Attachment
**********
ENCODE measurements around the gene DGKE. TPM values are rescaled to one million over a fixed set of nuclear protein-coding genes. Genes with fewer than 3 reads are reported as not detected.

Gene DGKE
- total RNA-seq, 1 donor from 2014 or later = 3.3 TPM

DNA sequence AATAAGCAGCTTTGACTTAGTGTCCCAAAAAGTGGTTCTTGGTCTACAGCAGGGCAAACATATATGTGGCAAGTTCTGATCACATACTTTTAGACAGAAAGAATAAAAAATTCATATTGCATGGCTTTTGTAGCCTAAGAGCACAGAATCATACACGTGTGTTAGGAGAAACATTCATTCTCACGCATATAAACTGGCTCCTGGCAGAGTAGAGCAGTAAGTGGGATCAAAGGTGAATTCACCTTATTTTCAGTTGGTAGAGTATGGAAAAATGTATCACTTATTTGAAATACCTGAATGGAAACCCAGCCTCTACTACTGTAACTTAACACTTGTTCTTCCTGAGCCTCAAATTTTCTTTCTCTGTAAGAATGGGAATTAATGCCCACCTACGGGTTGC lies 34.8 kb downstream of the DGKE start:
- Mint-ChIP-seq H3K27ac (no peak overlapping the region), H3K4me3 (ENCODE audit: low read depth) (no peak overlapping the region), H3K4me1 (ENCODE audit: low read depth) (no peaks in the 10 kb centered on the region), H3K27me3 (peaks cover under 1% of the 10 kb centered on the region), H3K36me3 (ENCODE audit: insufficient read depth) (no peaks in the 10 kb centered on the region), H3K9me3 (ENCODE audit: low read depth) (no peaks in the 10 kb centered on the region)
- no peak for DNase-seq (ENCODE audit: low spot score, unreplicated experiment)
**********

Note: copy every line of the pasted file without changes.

ENCODE measurements around the gene DGKE. TPM values are rescaled to one million over a fixed set of nuclear protein-coding genes. Genes with fewer than 3 reads are reported as not detected.

Gene DGKE
- total RNA-seq, 1 donor from 2014 or later = 3.3 TPM

DNA sequence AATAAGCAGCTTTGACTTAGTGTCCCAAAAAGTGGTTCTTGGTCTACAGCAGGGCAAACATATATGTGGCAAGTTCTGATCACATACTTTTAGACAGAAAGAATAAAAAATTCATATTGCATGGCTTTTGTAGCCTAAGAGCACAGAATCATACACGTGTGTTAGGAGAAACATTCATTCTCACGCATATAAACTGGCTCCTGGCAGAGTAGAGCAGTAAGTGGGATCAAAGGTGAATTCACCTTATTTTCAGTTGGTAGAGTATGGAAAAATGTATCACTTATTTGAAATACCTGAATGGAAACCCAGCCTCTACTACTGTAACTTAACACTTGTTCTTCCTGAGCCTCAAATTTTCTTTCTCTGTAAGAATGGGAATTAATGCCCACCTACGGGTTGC lies 34.8 kb downstream of the DGKE start:
- Mint-ChIP-seq H3K27ac (no peak overlapping the region), H3K4me3 (ENCODE audit: low read depth) (no peak overlapping the region), H3K4me1 (ENCODE audit: low read depth) (no peaks in the 10 kb centered on the region), H3K27me3 (peaks cover under 1% of the 10 kb centered on the region), H3K36me3 (ENCODE audit: insufficient read depth) (no peaks in the 10 kb centered on the region), H3K9me3 (ENCODE audit: low read depth) (no peaks in the 10 kb centered on the region)
- no peak for DNase-seq (ENCODE audit: low spot score, unreplicated experiment)